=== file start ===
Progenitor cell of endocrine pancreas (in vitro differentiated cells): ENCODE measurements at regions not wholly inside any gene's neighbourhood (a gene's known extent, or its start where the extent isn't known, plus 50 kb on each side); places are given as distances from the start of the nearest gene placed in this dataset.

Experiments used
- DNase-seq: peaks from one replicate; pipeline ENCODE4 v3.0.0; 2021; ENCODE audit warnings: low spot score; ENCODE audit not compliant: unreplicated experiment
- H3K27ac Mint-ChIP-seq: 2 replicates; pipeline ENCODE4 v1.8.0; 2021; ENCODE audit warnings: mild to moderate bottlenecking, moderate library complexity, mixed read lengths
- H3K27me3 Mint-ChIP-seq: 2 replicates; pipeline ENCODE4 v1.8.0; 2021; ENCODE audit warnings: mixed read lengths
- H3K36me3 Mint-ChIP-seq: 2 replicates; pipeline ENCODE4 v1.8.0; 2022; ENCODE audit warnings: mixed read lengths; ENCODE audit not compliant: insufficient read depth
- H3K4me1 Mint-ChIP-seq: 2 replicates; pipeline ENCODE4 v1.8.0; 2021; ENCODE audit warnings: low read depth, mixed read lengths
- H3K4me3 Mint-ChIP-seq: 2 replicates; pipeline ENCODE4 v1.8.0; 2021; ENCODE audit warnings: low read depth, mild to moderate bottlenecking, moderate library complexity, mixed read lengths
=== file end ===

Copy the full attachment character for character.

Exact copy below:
Progenitor cell of endocrine pancreas (in vitro differentiated cells): ENCODE measurements at regions not wholly inside any gene's neighbourhood (a gene's known extent, or its start where the extent isn't known, plus 50 kb on each side); places are given as distances from the start of the nearest gene placed in this dataset.

Experiments used
- DNase-seq: peaks from one replicate; pipeline ENCODE4 v3.0.0; 2021; ENCODE audit warnings: low spot score; ENCODE audit not compliant: unreplicated experiment
- H3K27ac Mint-ChIP-seq: 2 replicates; pipeline ENCODE4 v1.8.0; 2021; ENCODE audit warnings: mild to moderate bottlenecking, moderate library complexity, mixed read lengths
- H3K27me3 Mint-ChIP-seq: 2 replicates; pipeline ENCODE4 v1.8.0; 2021; ENCODE audit warnings: mixed read lengths
- H3K36me3 Mint-ChIP-seq: 2 replicates; pipeline ENCODE4 v1.8.0; 2022; ENCODE audit warnings: mixed read lengths; ENCODE audit not compliant: insufficient read depth
- H3K4me1 Mint-ChIP-seq: 2 replicates; pipeline ENCODE4 v1.8.0; 2021; ENCODE audit warnings: low read depth, mixed read lengths
- H3K4me3 Mint-ChIP-seq: 2 replicates; pipeline ENCODE4 v1.8.0; 2021; ENCODE audit warnings: low read depth, mild to moderate bottlenecking, moderate library complexity, mixed read lengths